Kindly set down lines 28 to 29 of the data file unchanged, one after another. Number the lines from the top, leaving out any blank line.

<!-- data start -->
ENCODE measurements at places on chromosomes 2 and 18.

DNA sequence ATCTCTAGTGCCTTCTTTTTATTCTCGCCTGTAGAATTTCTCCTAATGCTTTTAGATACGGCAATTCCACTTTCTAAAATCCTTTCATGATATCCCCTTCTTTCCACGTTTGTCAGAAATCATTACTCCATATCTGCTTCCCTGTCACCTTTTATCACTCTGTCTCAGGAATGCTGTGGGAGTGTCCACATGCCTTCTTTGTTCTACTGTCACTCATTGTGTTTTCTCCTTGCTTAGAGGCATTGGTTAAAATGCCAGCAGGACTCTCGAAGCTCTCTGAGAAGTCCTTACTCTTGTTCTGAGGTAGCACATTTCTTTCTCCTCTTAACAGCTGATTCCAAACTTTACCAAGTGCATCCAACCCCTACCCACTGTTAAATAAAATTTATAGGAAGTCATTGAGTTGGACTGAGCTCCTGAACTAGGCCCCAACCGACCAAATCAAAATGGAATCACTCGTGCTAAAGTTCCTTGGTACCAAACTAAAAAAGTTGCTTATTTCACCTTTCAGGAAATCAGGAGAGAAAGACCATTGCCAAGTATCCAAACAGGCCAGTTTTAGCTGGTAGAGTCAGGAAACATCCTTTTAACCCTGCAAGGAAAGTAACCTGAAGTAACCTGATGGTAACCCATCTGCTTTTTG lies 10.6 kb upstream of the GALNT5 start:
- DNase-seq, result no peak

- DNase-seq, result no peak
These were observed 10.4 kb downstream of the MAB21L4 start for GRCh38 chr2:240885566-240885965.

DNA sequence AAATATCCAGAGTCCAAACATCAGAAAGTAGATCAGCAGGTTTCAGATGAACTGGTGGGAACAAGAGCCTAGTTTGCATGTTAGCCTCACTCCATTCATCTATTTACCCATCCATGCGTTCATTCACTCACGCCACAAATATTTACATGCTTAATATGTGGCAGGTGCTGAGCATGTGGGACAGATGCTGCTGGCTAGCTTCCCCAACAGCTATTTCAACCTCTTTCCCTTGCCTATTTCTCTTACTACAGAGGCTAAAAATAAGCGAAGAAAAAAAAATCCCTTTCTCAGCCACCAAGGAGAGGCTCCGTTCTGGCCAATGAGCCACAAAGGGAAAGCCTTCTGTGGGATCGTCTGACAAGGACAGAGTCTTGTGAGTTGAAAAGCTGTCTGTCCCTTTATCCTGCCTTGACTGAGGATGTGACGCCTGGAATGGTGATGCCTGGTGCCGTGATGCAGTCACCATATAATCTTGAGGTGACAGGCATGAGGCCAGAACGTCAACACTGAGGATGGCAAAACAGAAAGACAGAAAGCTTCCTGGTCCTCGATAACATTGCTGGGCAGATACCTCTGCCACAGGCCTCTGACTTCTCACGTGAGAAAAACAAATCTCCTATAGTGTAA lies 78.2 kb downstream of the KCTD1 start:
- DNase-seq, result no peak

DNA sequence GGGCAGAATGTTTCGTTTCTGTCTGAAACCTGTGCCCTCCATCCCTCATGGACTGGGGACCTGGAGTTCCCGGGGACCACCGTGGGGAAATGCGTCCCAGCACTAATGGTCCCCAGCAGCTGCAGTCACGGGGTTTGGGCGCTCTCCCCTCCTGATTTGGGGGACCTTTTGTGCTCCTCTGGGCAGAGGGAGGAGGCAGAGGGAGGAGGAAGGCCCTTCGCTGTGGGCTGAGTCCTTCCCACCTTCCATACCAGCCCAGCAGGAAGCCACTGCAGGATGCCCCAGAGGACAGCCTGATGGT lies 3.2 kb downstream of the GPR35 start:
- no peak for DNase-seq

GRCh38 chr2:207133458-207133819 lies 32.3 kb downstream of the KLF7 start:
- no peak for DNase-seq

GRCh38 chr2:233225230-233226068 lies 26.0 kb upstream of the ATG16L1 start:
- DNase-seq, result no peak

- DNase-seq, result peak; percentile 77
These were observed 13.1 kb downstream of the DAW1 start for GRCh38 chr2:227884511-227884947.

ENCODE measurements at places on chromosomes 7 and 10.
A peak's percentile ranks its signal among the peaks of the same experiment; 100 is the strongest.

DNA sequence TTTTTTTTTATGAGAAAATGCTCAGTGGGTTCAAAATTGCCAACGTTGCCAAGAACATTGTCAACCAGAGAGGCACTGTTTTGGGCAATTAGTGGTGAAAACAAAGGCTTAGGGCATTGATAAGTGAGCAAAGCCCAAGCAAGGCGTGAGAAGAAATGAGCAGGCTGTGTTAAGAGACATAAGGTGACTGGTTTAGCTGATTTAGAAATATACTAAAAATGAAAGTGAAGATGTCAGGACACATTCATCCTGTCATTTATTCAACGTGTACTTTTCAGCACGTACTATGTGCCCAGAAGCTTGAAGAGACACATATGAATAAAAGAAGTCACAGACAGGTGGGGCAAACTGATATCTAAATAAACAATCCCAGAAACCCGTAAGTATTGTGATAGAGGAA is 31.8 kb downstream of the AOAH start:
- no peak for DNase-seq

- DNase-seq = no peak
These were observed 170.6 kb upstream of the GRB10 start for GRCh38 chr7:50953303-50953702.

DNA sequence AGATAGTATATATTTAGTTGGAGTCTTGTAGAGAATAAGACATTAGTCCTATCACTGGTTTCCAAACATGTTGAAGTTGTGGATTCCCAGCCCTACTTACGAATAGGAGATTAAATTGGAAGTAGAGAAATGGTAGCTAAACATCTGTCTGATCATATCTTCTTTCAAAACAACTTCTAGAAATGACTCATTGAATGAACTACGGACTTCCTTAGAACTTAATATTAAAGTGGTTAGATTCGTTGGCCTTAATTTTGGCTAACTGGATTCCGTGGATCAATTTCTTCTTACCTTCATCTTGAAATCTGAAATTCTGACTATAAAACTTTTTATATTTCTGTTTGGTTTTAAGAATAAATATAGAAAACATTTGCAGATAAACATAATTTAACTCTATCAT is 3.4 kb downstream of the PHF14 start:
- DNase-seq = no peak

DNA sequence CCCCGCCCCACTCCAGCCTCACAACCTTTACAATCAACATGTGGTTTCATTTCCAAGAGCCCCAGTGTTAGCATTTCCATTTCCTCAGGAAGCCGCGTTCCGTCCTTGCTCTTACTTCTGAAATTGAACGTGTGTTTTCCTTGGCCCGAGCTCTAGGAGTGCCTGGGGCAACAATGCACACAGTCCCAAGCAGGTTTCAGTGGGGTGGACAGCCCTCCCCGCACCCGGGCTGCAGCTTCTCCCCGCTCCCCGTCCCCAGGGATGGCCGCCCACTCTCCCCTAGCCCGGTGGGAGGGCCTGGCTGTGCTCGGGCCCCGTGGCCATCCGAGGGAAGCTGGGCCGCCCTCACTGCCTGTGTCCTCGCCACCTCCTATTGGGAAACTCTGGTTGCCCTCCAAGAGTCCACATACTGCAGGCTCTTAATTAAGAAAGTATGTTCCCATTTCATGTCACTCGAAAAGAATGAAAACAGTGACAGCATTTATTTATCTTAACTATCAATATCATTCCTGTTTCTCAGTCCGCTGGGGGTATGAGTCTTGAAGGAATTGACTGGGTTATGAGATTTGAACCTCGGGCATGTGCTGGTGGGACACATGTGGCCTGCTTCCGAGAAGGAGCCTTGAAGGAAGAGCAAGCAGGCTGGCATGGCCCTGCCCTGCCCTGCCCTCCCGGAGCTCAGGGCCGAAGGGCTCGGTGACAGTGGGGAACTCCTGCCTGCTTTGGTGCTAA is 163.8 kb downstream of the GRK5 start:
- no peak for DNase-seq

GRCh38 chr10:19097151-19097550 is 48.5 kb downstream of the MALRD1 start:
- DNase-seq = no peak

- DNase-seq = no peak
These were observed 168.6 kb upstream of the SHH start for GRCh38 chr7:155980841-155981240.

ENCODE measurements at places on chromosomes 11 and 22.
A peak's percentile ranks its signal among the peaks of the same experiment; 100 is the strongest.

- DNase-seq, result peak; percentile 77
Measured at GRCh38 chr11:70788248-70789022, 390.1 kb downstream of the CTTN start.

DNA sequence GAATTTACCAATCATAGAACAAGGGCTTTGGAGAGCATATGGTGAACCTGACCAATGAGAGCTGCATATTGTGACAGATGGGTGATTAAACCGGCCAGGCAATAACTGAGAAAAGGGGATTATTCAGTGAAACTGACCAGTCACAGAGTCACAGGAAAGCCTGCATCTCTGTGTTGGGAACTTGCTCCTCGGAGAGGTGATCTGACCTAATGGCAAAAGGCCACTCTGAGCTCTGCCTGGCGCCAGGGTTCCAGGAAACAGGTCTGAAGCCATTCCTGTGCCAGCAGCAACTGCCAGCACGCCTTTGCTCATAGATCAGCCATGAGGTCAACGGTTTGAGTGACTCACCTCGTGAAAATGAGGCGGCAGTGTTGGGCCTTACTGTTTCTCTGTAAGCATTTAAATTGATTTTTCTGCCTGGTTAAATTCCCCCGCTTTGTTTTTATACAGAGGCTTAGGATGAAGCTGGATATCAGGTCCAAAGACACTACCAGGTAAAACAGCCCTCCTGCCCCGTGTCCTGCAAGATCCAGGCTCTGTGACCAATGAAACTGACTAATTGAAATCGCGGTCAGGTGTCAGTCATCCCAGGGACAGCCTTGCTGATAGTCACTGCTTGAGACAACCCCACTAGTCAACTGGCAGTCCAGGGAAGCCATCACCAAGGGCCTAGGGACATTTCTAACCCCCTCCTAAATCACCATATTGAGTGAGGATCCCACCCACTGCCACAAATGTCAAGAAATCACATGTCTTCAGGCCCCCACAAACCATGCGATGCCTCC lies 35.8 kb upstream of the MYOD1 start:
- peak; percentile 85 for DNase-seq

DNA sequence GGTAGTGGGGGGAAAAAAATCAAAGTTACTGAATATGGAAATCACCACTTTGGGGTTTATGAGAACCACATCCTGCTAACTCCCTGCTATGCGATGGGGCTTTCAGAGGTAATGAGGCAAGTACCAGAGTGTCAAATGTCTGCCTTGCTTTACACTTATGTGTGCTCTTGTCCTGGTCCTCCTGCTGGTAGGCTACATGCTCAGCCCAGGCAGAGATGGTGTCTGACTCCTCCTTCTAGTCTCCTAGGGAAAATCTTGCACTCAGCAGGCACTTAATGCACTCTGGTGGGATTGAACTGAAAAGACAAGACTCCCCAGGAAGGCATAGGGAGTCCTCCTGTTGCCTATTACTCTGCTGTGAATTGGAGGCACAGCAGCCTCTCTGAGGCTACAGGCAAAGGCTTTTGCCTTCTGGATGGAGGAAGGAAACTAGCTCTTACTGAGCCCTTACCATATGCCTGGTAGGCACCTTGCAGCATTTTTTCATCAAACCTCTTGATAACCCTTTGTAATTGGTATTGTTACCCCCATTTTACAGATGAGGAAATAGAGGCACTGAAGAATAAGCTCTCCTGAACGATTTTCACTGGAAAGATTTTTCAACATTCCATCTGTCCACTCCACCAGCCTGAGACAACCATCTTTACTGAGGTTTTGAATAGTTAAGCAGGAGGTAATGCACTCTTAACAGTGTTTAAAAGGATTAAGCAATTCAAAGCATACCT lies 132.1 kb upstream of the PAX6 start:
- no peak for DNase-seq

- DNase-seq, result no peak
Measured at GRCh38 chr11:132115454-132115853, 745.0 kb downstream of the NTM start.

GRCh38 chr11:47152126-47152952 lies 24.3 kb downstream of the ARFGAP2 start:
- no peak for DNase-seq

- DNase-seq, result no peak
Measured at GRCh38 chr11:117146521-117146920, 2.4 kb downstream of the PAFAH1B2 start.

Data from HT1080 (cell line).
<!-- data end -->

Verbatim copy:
- DNase-seq = no peak
These were observed 168.6 kb upstream of the SHH start for GRCh38 chr7:155980841-155981240.